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REVIEW ARTICLE
Year : 2016  |  Volume : 3  |  Issue : 3  |  Page : 205-210

Cerebral salt wasting syndrome


1 Department of Neuroanaesthesia and Critical Care, Krishna Institute of Medical Sciences, Secunderabad, Telangana, India
2 Department of Neurosurgery, Krishna Institute of Medical Sciences, Secunderabad, Telangana, India

Correspondence Address:
Harshal Dholke
Department of Neuroanaesthesia and Critical Care, Krishna Institute of Medical Sciences, Secunderabad, Telangana
India
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Source of Support: None, Conflict of Interest: None


DOI: 10.4103/2348-0548.190065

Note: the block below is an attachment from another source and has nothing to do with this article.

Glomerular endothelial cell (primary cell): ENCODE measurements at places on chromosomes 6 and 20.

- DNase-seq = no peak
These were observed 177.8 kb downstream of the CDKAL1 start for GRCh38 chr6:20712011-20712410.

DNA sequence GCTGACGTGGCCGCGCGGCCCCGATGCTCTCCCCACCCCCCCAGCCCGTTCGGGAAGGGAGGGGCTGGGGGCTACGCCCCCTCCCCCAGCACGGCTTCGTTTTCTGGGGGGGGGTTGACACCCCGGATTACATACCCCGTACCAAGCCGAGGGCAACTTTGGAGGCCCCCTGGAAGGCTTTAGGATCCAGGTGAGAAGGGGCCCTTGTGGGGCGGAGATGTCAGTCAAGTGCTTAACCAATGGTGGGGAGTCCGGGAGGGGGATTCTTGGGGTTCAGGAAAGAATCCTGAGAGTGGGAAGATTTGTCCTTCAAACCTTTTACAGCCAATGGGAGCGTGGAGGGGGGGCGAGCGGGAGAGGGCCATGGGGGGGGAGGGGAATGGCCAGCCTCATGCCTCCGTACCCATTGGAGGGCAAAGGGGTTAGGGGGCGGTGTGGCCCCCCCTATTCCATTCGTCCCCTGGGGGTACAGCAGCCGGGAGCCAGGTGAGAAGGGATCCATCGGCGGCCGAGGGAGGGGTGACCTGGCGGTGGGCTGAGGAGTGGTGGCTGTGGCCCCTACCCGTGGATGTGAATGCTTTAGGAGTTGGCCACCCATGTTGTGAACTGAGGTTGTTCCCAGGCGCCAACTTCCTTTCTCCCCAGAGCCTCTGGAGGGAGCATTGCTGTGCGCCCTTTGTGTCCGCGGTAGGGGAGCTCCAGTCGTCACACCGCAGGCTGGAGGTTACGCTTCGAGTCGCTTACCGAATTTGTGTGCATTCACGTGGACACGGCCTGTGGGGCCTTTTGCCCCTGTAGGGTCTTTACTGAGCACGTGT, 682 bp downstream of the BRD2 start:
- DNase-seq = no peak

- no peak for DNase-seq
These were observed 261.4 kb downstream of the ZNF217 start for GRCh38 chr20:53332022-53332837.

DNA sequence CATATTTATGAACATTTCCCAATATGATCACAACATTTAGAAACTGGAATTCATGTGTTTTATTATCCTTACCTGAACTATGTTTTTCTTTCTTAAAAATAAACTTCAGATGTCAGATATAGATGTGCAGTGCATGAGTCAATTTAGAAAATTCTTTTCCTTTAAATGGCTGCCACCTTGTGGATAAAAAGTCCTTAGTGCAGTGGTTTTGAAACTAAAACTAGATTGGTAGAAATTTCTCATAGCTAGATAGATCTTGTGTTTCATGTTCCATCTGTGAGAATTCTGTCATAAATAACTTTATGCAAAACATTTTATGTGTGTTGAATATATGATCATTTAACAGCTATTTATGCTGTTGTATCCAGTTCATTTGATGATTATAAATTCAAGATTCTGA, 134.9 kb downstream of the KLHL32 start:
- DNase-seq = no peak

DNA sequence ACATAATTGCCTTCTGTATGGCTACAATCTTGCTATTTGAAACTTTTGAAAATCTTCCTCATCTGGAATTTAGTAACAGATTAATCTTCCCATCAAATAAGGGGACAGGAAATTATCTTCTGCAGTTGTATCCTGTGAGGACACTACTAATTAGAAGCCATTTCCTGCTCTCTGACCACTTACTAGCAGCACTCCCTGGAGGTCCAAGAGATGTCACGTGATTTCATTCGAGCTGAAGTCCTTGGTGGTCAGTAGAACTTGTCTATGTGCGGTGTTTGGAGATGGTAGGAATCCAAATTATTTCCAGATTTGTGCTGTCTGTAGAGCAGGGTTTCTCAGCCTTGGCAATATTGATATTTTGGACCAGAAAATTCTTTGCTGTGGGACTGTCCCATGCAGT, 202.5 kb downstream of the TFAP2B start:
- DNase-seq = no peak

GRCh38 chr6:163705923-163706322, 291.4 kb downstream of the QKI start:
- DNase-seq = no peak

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Traumatic brain injury (TBI) is on the rise, especially in today's fast-paced world. TBI requires not only neurosurgical expertise but also neurointensivist involvement for a better outcome. Disturbances of sodium balance are common in patients with brain injury, as the central nervous system plays a major role in sodium regulation. Hyponatraemia, defined as serum sodium <135 meq/L is commonly seen and is especially deleterious as it can contribute to cerebral oedema in these patients. Syndrome of inappropriate antidiuretic hormone secretion (SIADH), is the most well-known cause of hyponatraemia in this subset of patients. Cerebral Salt Wasting Syndrome (CSWS), leading to renal sodium loss is an important cause of hyponatraemia in patients with TBI. Although incompletely studied, decreased renal sympathetic responses and cerebral natriuretic factors play a role in the pathogenesis of CSWS. Maintaining a positive sodium balance and adequate hydration can help in the treatment. It is important to differentiate between SIADH and CSWS when trying to ascertain a case for patients with acute brain injury, as the treatment of the two are diametrically opposite.


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